Dracula has gotten a lot better since those first 50 pages or so (good call, Scott). I like that it's written as a collection of letters, journal entries, and newspaper clippings. Not only is it unique, but it adds a certain mystique to the story: Dracula experienced through the eyes of a handful of characters rather than a straight-up narrative that would risk manipulation. A good example is the sharing of excerpts from a ship captain's log as he recounts the crew being spooked by a presence on board that ultimately consumes all of them. It conveys fear and hopelessness in a way that a basic third-person story couldn't.
I've also been reading Stories of Emergence for my book study group. Edited by the late Mike Yaconelli, this is a collection of essays written by different people about their emergence out of one mindset toward another. So far I've read the first section, which are all about crises that people faced in their philosophies of ministry. Tony Jones contributed an essay to this section, during which he realizes as a youth pastor for a large church that he'd become a program coordinator rather than someone who actually ministers to people. Over all, the book is okay. I feel like I've read it before, even though I haven't. Does that make sense?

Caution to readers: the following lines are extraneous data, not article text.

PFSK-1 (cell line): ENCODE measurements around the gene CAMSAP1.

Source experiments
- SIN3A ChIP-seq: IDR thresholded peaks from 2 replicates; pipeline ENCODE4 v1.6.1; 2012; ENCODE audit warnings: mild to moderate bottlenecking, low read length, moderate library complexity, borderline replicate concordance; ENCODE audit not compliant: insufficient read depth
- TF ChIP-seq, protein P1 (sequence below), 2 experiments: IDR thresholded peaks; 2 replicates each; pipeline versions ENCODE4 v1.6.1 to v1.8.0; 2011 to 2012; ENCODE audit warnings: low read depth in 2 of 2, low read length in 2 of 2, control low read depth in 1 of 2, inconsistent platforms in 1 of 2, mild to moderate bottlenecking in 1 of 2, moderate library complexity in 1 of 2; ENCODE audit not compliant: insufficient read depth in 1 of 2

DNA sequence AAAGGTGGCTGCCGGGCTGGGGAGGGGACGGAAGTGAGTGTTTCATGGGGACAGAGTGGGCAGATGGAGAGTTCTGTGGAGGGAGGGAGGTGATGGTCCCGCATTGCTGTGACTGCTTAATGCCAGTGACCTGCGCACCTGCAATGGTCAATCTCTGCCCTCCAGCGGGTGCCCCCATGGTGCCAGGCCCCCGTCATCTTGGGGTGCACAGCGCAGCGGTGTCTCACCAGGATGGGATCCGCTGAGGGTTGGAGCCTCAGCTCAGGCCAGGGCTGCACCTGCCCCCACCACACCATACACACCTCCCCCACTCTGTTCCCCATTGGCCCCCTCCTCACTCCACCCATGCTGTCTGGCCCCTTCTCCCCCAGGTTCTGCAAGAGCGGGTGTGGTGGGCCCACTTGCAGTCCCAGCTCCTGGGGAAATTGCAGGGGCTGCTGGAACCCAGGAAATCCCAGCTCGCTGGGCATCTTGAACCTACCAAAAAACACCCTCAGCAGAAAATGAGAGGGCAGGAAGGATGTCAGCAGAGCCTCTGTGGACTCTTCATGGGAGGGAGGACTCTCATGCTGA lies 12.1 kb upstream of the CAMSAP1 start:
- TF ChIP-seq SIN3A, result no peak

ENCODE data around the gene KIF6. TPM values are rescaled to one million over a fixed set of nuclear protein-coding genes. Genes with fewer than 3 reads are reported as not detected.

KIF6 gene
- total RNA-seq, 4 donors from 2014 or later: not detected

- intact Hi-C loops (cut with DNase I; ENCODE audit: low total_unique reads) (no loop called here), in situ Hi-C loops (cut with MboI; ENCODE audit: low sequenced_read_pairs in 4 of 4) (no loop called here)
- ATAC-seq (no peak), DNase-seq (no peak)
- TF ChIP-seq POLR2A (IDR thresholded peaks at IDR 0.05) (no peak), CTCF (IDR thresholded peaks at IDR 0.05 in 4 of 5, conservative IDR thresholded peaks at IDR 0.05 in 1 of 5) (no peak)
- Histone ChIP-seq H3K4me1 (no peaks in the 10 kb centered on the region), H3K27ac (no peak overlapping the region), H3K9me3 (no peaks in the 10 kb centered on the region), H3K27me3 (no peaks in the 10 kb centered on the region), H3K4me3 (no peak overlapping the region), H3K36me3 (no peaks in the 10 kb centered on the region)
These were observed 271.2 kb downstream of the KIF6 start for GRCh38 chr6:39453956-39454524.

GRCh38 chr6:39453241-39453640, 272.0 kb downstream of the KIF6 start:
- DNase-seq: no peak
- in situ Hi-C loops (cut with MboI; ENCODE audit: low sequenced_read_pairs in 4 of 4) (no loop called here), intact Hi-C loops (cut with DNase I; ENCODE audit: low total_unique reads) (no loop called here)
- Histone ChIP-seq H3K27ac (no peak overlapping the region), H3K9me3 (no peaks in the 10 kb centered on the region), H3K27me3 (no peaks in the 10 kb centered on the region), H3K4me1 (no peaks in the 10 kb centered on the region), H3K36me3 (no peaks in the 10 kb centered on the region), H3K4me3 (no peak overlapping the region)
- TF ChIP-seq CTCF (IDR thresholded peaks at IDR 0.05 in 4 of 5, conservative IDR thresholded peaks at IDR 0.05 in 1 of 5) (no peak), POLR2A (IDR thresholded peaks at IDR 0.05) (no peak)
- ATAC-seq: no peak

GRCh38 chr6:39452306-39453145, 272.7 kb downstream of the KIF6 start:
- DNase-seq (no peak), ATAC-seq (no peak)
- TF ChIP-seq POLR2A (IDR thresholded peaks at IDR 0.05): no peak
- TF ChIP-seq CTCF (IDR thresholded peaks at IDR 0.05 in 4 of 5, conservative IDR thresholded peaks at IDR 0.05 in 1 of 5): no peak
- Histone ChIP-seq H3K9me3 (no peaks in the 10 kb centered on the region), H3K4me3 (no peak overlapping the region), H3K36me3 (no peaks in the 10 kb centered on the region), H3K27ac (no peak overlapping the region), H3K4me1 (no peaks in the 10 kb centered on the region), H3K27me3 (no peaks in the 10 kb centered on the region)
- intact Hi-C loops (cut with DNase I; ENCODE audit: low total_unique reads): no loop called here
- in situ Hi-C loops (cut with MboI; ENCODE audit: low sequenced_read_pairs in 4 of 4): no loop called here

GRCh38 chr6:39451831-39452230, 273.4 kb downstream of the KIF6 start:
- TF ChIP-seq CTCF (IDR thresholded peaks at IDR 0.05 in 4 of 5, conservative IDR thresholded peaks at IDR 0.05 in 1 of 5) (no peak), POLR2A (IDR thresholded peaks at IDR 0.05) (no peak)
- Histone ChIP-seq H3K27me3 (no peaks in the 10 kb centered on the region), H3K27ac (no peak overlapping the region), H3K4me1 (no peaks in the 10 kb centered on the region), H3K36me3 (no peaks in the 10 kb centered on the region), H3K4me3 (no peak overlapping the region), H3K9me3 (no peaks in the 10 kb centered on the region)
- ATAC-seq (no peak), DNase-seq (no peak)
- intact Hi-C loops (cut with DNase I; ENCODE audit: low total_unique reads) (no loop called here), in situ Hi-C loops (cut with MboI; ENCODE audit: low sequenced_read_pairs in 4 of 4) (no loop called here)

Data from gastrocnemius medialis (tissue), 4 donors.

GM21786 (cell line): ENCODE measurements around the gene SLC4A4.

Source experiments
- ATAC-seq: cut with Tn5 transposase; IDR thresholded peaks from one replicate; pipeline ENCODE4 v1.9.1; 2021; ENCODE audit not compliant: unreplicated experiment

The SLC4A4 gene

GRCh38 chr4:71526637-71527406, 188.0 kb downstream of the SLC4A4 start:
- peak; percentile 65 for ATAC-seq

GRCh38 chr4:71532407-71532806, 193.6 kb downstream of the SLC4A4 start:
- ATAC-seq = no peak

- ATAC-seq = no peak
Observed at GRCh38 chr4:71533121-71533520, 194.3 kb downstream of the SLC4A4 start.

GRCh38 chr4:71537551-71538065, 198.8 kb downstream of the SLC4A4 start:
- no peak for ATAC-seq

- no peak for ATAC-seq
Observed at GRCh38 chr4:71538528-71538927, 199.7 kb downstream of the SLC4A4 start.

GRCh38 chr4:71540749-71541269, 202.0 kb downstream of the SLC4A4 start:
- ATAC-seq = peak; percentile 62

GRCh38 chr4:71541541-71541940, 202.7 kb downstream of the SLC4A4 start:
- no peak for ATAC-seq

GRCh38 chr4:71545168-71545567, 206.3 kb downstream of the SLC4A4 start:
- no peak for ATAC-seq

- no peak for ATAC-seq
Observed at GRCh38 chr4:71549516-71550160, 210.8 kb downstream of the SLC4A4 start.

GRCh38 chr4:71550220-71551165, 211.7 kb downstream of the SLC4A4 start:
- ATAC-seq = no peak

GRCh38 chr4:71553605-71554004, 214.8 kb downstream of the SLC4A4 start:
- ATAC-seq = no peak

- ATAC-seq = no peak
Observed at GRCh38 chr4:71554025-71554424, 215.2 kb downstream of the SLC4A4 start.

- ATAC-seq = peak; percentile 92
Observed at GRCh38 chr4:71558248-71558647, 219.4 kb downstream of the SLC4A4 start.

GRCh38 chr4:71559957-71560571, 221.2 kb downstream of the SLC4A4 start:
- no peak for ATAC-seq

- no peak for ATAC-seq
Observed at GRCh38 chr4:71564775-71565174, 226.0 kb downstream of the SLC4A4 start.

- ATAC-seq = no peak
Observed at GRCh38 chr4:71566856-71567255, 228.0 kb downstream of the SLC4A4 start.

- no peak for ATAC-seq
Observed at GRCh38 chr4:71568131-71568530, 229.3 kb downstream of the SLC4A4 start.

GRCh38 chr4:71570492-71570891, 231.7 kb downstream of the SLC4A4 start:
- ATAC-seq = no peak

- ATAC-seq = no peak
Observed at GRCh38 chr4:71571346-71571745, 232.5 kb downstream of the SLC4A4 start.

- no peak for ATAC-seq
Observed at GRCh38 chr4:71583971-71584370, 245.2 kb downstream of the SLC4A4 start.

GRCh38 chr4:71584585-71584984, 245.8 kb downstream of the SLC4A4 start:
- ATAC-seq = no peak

We watched the MTV Movie Awards last Sunday. It had a lot of amusing moments, such as Tom Cruise doing a dance routine as his Tropic Thunder character Les Grossman. There were also plenty of moments that made me realize how little I relate to or care about youth culture any more. There were a ton of nods to Twilight...wow, another "Team Edward vs. Team Jacob" joke. That's original. And they had the cast of Jersey Shore do a bunch of pointless crap backstage, which caused me to wonder again why people enjoy a half hour of that every week. So some of it was mindless fun, and some of it was depressing because it was so mindless.
Here's a collection of clips from Phineas and Ferb, featuring Norm the Giant Robot Man. He's probably my favorite character just due to how he delivers his lines. You may recognize the voice, as John Viener also provides his voice for Family Guy: